We have jobs! 

So the unemployment data came out and turns out that US unemployment has dropped to a half-century low in September. On the one hand, investors are worried about the broader macroeconomic slowdown, and on the other, you have the strongest job market in the United States’ recent 50-year history. 136,000 new jobs were added, but I assume some will be lost in the next few months as The We Company cuts jobs and the billion-dollar loss-making companies go bankrupt. Despite poor manufacturing data, investors think job growth has cushioned the economy against rising uncertainty, trade tensions, and the changing geopolitical order. 

The S&P and the Dow both closed in 1.42% higher. 

Powell wants unicorns

Fed Chairman Jerome Powell made a short speech today suggesting that the US economy is “in a good place”, citing low unemployment and low inflation (<2%) as proof. The Fed has cut rates twice this year to shelter the US economy, and Mr Powell has failed to give the market any certainty about what he’s about to do next. Because the Fed doesn’t know what to do, it’s going to host a series of events called “Fed Listens” to gather opinions from academics, companies and everybody else about what it should do.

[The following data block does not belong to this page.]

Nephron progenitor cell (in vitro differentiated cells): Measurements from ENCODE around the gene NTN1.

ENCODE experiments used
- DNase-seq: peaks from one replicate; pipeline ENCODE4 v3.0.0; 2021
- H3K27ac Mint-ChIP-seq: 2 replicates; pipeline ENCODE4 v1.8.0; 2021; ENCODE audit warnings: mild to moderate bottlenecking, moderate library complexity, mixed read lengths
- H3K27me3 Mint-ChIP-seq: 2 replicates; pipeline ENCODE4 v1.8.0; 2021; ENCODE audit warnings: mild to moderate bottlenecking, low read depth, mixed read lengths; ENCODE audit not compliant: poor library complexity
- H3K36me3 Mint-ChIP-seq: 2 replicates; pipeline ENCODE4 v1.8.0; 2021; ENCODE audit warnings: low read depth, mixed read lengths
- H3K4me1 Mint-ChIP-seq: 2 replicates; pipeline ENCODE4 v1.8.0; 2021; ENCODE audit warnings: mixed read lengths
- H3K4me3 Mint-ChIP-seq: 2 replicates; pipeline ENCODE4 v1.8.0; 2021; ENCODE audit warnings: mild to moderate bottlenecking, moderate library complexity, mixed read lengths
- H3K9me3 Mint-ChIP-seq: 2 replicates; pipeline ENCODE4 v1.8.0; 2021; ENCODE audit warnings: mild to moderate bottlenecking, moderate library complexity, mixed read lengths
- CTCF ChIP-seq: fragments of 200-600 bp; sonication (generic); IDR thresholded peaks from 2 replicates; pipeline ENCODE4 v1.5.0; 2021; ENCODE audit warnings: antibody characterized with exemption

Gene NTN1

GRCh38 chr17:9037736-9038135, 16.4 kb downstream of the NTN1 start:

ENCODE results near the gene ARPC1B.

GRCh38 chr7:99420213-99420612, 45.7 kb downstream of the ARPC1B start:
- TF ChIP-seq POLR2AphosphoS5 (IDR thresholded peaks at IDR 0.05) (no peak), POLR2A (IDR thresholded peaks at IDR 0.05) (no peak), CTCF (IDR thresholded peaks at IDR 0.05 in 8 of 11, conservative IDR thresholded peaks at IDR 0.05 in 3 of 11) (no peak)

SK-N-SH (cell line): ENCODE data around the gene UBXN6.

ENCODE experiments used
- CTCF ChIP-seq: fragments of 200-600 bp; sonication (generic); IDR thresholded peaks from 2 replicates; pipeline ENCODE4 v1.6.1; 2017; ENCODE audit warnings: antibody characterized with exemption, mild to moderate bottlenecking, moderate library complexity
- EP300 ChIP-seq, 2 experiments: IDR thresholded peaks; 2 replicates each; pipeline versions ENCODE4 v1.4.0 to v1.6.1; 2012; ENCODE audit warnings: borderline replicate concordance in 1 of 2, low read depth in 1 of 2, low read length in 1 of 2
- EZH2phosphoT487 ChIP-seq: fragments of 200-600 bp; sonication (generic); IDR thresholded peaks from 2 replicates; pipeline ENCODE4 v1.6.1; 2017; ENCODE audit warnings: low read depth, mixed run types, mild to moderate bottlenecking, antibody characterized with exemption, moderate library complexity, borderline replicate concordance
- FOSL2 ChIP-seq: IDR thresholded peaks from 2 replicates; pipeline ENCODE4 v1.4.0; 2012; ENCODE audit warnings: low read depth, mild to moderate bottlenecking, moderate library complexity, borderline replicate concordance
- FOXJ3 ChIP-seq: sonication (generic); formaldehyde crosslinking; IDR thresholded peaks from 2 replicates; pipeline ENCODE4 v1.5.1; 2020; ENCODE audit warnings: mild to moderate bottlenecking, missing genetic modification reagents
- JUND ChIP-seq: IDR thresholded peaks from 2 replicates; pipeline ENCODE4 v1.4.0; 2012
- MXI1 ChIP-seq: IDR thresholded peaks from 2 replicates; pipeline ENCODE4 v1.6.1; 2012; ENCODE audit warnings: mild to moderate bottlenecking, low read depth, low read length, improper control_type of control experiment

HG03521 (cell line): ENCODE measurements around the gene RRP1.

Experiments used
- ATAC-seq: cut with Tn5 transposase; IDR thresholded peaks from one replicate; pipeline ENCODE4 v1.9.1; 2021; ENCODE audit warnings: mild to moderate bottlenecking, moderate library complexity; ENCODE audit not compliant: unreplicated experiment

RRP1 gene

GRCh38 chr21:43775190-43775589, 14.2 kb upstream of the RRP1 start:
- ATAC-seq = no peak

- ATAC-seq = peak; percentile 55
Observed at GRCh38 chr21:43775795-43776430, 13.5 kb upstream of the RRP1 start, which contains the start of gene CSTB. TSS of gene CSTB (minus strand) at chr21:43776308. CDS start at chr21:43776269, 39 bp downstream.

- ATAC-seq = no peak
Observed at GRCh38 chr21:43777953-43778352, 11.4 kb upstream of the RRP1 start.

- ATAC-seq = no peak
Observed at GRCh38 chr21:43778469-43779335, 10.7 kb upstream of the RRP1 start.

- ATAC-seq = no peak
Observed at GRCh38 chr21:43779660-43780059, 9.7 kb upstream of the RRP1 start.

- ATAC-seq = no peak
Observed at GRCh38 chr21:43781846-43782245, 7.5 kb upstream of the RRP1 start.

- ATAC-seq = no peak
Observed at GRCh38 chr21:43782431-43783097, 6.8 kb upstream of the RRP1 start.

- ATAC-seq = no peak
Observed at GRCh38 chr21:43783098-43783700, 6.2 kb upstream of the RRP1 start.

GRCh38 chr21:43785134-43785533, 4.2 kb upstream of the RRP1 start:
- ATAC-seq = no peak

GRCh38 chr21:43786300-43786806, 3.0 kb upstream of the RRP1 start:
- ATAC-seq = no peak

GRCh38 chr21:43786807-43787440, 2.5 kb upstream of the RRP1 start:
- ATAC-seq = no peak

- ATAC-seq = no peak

Powell wants “inflation to be a little bit higher”, and so he’s loosened the regulation surrounding post-crisis bank liquidity regulation. Life is about to be easier for lenders with under $700 billion under assets. 

When Powell says that it’s the Fed’s job to keep the economy in a “good place” for “as long as possible”, it sounds to me a little like kicking the can down the road. The business cycle with booms, busts, and yes, recessions, is part of any healthy economy, so when the Fed wants to pull out a unicorn of its hat to keep things awesome for as long as possible, I’m a little sceptical.

I wish the markets were Narnia, but they’re not – they’re a system that relies on purging the shit, rewarding the great, and directing the good. 

HP is Done

HP ($HPQ) shares sunk to their lowest levels in more than two years today after the company announced a restructuring plan designed to cut costs and boost sales growth. The firm is planning to cut about 16% of its workforce, costing its balance sheet about $1 billion. With all the activism surrounding climate change, one could argue that people just aren’t printing as much or buying as many printers anymore, but I don’t think that’s the case. I think inkjet printing is the equivalent of $10 lattes – it’s good once in a while, but there’s no way its good enough to get one every day.

The stock closed at $16.64 today.

Here’s what we’re talking about

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— Arth Gupta

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Arth Gupta

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